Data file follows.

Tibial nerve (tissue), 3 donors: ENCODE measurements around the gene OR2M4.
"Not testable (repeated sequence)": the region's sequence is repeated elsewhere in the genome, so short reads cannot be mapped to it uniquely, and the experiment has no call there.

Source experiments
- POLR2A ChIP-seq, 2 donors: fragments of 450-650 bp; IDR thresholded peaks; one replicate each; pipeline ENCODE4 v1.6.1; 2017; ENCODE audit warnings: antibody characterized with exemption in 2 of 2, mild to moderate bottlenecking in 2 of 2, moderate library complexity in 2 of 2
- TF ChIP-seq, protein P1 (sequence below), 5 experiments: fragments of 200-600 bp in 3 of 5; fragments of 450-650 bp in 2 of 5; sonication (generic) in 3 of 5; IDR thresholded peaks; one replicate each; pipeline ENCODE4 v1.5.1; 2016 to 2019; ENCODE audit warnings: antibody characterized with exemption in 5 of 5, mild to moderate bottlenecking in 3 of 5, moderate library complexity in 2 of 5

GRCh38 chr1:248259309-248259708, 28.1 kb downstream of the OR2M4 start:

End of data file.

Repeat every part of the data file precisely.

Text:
Tibial nerve (tissue), 3 donors: ENCODE measurements around the gene OR2M4.
"Not testable (repeated sequence)": the region's sequence is repeated elsewhere in the genome, so short reads cannot be mapped to it uniquely, and the experiment has no call there.

Source experiments
- POLR2A ChIP-seq, 2 donors: fragments of 450-650 bp; IDR thresholded peaks; one replicate each; pipeline ENCODE4 v1.6.1; 2017; ENCODE audit warnings: antibody characterized with exemption in 2 of 2, mild to moderate bottlenecking in 2 of 2, moderate library complexity in 2 of 2
- TF ChIP-seq, protein P1 (sequence below), 5 experiments: fragments of 200-600 bp in 3 of 5; fragments of 450-650 bp in 2 of 5; sonication (generic) in 3 of 5; IDR thresholded peaks; one replicate each; pipeline ENCODE4 v1.5.1; 2016 to 2019; ENCODE audit warnings: antibody characterized with exemption in 5 of 5, mild to moderate bottlenecking in 3 of 5, moderate library complexity in 2 of 5

GRCh38 chr1:248259309-248259708, 28.1 kb downstream of the OR2M4 start: